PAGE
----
While children are young, it is important to teach them the importance of sharing. Not only is sharing a kind and generous act, it also helps to promote compassion and foster relationships from an early age. When your child starts to share with others, they learn to cooperate, compromise, and consider the needs of others.
However, sharing is not always easy, especially for young children who may be reluctant to part with their favourite toys. How then can you help your child learn to share?
To start, children often learn best by example, and this is especially true when it comes to sharing. Studies have shown that siblings contribute to the development of children’s understanding of others’ minds. Through their interactions with siblings, children may begin to understand the concept of sharing and how it works in practice. Similarly, if parents model sharing, children are likely to follow suit.
Of course, every family is different. Whether your toddler is an only child or part of a large family, there are a number of activities that can foster the spirit of sharing and instil a sense of generosity in them – and it will surely be a fun and enjoyable time for everyone.
How Do I Practice Sharing with My Toddler?
1. Use puppets
Sharing can be a difficult concept for some children to understand, so it’s important to explain it in simple terms. To introduce the act of sharing, you can begin by using puppets. Create scenarios in which the puppet must share with others. For example, you can have the puppet take turns with another puppet or demonstrate the puppet giving a toy.
Remember that it is natural for children to be hesitant about sharing at the initial stages. After all, to share means they will be giving up something that they have. By using puppets, your child can learn how to take turns and share without feeling pressure or worry. Additionally, puppets can help reduce the potential for conflict by providing a fun and neutral way to play.
You can also use puppets to teach your child about sharing through songs and stories. For example, you can have the puppet sing a song about sharing. Alternatively, you can tell a story about a puppet that learns the importance of sharing.
2. Create masterpieces with your child
Get two identical canvases and set them up side by side. Explain to your child that they can paint whatever they want on their canvas, but they must also share their colours with you so that you can paint on your canvas too. You can also take turns using the paintbrush. This will show your child that sharing doesn’t mean that they have to give up everything they’re interested in. As you and your child are painting, you can also take this opportunity to talk about why sharing is important and how it makes everyone feel good.
Additionally, you can use this activity to model sharing behaviour for your child. For example, if you have a limited amount of paint, offer to share it with your child instead. When you do so, explain why you’re doing it. For example, “I’m sharing my paint with you because I love you and I want you to have fun.” This helps your child see that sharing is a way to show care and concern for others. It also shows them that sharing doesn’t always mean giving up something that they value – it can be something that we do to make someone else happy.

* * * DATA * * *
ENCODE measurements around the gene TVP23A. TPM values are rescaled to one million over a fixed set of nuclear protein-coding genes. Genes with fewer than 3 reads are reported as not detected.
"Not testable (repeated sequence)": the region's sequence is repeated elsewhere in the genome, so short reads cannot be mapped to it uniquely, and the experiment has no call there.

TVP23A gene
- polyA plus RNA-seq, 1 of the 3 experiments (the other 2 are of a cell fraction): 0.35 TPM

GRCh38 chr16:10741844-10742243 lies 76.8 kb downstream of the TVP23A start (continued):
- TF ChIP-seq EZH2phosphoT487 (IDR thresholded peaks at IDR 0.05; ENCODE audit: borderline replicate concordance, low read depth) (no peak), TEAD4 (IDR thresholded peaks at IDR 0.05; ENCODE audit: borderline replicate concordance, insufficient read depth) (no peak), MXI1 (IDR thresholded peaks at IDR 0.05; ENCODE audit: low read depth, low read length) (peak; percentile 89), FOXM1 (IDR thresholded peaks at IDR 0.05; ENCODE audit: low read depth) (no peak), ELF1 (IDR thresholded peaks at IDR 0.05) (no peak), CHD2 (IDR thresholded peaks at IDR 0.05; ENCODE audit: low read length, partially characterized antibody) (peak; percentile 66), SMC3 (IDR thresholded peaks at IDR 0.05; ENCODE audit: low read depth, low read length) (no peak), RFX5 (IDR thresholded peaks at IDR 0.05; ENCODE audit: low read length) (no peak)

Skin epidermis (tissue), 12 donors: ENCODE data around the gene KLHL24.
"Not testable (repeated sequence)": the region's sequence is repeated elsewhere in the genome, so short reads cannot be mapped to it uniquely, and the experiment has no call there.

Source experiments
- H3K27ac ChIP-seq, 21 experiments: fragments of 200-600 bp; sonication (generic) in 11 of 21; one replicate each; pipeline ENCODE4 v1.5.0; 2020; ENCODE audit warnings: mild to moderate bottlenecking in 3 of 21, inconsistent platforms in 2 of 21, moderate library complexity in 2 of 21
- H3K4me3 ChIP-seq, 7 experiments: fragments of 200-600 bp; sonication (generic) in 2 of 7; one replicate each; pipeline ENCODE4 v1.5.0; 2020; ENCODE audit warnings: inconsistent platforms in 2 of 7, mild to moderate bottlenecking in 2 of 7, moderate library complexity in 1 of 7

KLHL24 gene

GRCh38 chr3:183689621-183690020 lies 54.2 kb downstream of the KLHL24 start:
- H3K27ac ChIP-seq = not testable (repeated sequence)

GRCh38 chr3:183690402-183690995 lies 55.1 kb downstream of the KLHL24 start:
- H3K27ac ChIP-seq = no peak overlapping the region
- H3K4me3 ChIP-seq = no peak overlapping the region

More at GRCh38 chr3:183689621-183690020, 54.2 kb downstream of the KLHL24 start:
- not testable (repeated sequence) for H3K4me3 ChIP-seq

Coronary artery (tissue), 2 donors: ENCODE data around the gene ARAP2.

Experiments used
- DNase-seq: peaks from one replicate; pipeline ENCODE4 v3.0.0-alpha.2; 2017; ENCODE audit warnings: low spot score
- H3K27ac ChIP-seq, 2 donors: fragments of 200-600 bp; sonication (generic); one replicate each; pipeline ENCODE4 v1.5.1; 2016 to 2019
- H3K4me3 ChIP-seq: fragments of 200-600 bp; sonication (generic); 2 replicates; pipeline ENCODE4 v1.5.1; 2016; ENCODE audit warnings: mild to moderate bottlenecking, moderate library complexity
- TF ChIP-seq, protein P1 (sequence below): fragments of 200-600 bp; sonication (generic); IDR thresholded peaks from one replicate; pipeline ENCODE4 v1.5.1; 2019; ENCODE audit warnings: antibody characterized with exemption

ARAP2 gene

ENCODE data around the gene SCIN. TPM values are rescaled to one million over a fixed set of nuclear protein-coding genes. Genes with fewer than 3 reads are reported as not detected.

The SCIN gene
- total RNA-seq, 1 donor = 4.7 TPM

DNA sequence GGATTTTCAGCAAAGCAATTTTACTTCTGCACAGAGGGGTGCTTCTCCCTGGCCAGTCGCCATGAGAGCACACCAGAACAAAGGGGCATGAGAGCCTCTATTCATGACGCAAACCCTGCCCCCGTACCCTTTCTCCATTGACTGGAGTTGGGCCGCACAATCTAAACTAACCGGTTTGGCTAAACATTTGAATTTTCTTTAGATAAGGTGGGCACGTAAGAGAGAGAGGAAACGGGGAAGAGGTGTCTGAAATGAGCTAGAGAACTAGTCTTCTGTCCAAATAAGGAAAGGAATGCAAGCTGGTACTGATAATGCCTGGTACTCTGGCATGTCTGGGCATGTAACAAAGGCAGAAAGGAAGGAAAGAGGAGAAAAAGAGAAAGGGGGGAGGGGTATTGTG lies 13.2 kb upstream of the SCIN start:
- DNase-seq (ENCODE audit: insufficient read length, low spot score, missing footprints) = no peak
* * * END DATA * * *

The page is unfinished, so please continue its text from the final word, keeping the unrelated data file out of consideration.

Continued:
Apart from teaching about sharing, this activity can also nurture your child’s creativity in the process.
3. Bring out the board game
Board games are another great way for your toddler to learn about sharing. Many board games require players to take turns, plan ahead, and think about how their actions will impact other players. As a result, these games can be excellent teaching tools for young children. When playing a game, each player has their own turn and then passes the game to the next player. This gives your child a chance to see how it feels to both have something and to have to wait for their turn. It also teaches them that sharing is a two-way street – if they want others to share with them, they need to be willing to share as well.
4. Cook with your child
Finally, why not prepare a meal together with your child? When you cook together, you can talk about how to divide the ingredients between everyone. With every dish that you make, your child can gradually understand that sharing is about fairness. In addition, cooking can help your child develop fine motor skills and learn how to be patient. For example, if you are making a cake, your child will need to wait for the cake to bake before they can eat it.
Spending time together in the kitchen is sure to create lasting memories and bonds between you and your child. So go ahead and give it a try – your child might just surprise you with their culinary skills and their willingness to share!
Get Started in Your Child’s Early Years
Through these activities, your toddler can slowly learn to see the world from another person’s perspective and understand their needs and feelings. These are essential skills that will help them throughout their lives. With repeated practice, sharing will eventually become second nature.
There are also many more opportunities for sharing at preschool, such as during free play, snack time, and group activities. In a safe and stimulating environment, your child will be surrounded by other children and learn how to share both space and toys. This can be a great opportunity for them to practice being considerate of others.